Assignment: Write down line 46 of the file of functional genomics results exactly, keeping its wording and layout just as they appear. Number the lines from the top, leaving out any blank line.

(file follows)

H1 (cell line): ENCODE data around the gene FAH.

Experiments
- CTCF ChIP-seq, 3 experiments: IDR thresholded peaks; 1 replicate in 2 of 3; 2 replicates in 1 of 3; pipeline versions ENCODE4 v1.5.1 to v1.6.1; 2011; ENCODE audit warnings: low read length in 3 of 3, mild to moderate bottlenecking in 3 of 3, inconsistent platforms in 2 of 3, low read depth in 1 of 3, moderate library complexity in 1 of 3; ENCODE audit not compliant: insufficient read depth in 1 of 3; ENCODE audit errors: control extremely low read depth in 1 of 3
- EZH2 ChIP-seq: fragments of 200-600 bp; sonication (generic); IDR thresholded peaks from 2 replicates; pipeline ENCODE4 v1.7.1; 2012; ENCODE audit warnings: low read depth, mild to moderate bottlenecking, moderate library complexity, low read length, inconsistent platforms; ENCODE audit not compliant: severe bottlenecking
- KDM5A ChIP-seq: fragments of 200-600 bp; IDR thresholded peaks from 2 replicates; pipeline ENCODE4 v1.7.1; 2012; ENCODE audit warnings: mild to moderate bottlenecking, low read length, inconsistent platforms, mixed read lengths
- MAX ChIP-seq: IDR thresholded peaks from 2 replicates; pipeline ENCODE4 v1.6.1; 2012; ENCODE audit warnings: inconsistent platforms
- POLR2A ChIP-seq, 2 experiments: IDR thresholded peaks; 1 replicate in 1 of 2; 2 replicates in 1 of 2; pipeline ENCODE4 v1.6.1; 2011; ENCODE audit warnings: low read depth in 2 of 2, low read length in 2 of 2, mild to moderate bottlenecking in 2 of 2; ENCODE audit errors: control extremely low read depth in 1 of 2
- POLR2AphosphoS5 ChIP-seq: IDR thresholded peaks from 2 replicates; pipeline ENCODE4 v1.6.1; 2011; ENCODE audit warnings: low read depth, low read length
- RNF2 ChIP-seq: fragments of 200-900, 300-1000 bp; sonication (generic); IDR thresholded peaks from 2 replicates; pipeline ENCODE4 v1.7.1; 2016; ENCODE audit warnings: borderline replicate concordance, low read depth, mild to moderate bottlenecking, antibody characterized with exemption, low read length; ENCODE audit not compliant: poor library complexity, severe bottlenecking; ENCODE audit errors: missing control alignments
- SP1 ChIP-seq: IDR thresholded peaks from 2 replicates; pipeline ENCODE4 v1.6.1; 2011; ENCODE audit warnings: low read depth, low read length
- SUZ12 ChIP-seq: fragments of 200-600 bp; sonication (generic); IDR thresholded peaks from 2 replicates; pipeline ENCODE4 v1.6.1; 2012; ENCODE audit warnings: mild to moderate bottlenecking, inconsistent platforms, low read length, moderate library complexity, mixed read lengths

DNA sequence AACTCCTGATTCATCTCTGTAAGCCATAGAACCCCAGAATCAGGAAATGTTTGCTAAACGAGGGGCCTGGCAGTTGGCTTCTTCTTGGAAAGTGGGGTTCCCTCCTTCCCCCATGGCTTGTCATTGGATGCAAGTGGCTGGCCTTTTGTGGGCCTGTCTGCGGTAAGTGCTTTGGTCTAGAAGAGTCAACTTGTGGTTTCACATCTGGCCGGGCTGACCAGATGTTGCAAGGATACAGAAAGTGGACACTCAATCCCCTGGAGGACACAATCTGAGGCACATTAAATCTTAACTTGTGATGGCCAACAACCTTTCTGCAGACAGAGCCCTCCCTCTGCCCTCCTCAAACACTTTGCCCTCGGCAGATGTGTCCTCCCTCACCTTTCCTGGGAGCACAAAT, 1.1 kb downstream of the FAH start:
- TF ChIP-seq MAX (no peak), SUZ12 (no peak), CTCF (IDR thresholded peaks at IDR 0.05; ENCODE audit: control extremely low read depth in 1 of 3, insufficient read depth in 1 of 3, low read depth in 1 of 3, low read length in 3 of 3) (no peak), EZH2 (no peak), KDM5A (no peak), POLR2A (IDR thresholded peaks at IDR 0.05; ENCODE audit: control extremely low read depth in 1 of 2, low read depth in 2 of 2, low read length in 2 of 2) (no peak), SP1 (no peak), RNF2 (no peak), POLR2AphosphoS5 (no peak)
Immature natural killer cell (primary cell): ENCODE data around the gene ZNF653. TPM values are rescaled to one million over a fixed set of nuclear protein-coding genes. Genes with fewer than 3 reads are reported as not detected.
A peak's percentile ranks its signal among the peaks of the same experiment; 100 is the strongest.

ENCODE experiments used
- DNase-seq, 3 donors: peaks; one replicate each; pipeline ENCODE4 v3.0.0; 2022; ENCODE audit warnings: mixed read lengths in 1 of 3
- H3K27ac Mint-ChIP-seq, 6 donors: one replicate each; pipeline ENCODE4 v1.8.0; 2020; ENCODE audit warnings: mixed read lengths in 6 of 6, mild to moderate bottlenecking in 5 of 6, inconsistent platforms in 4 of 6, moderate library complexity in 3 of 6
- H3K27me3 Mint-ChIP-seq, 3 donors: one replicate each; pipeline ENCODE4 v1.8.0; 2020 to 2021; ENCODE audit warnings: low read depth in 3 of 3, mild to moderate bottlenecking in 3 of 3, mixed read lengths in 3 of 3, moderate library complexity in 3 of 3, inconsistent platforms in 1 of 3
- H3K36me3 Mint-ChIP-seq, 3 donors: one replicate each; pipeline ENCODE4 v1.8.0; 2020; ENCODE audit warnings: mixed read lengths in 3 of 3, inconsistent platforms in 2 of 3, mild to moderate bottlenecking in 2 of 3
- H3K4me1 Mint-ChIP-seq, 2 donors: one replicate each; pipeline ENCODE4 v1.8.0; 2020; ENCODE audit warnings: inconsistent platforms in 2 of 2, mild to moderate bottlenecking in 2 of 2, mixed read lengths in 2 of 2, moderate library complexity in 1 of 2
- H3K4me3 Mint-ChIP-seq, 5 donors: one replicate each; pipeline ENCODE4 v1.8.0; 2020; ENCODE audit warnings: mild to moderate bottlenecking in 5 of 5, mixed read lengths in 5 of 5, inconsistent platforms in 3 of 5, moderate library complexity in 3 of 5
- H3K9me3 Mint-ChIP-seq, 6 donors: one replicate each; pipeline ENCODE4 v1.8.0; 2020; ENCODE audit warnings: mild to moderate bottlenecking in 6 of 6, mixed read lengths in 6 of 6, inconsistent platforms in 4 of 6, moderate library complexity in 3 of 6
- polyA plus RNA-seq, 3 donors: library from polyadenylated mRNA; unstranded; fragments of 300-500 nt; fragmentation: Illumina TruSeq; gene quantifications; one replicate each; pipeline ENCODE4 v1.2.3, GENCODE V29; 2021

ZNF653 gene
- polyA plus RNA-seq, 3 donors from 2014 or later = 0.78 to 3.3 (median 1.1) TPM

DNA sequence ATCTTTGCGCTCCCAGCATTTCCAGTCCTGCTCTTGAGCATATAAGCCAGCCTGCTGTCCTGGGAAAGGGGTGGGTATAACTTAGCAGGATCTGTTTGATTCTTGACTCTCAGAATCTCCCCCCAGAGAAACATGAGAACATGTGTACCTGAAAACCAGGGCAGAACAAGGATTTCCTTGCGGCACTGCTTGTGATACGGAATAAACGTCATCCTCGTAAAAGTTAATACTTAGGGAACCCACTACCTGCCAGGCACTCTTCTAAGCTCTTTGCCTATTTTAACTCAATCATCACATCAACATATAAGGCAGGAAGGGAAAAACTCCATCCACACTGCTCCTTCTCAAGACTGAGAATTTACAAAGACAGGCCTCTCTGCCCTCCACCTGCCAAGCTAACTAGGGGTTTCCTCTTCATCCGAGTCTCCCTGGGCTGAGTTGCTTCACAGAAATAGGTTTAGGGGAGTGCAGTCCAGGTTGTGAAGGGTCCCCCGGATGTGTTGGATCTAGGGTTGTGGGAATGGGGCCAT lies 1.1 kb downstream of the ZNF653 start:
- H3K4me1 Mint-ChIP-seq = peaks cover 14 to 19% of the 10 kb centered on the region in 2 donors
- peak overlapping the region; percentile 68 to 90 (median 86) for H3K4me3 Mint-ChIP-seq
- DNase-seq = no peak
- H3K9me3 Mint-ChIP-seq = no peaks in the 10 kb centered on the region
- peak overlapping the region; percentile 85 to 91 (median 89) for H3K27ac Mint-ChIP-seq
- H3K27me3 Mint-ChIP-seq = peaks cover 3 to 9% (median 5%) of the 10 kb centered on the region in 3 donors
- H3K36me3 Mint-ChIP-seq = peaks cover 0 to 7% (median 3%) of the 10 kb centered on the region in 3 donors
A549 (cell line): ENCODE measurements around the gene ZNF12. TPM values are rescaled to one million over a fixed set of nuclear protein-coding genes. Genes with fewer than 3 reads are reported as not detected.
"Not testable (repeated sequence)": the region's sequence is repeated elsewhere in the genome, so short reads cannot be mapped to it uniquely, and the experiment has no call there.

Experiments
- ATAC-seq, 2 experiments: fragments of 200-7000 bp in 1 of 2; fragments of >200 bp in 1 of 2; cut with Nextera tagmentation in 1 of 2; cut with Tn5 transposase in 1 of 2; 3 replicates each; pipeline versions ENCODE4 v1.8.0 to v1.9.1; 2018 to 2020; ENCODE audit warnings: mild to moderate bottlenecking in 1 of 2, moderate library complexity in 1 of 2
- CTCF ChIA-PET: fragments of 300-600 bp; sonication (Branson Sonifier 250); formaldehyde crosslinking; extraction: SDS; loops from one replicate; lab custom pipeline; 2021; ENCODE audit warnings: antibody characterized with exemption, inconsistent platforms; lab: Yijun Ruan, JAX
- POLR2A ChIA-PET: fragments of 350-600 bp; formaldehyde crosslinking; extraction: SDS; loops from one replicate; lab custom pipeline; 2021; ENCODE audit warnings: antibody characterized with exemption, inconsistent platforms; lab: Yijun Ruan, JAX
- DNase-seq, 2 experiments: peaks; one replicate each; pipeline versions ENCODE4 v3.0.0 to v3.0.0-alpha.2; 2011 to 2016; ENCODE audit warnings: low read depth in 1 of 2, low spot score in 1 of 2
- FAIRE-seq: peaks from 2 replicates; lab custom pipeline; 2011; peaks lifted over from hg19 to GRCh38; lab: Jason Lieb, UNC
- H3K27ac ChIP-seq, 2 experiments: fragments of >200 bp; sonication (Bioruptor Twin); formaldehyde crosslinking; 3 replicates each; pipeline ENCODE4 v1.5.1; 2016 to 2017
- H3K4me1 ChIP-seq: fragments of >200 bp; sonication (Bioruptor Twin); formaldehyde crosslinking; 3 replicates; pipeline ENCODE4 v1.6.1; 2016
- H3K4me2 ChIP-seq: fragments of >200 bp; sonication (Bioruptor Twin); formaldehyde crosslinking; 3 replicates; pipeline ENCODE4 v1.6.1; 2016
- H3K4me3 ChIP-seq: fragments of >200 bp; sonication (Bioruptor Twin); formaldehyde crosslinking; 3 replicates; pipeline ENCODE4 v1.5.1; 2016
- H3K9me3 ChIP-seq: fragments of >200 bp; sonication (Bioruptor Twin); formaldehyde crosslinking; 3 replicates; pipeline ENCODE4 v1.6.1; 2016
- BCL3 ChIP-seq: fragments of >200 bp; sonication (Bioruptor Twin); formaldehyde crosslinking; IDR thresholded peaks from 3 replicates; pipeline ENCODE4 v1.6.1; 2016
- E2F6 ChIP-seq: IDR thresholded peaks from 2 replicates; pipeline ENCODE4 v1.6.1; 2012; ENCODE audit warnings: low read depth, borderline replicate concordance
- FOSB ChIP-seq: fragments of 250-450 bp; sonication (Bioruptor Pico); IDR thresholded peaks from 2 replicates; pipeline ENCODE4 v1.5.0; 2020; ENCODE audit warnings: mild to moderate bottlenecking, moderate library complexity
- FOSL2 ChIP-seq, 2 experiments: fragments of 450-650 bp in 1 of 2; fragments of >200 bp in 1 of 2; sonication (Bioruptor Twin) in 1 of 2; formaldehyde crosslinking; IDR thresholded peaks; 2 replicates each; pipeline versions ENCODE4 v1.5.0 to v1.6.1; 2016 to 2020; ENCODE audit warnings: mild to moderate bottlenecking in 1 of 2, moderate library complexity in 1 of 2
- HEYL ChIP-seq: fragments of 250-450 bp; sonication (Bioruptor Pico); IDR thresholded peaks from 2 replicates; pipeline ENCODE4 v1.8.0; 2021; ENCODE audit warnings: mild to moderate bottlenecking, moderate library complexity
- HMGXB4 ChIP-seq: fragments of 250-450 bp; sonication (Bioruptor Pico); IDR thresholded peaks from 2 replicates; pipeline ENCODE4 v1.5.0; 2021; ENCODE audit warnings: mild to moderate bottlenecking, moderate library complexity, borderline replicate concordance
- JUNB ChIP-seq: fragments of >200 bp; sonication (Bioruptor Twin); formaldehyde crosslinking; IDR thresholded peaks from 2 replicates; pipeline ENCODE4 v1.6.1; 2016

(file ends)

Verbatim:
- H3K4me3 ChIP-seq: fragments of >200 bp; sonication (Bioruptor Twin); formaldehyde crosslinking; 3 replicates; pipeline ENCODE4 v1.5.1; 2016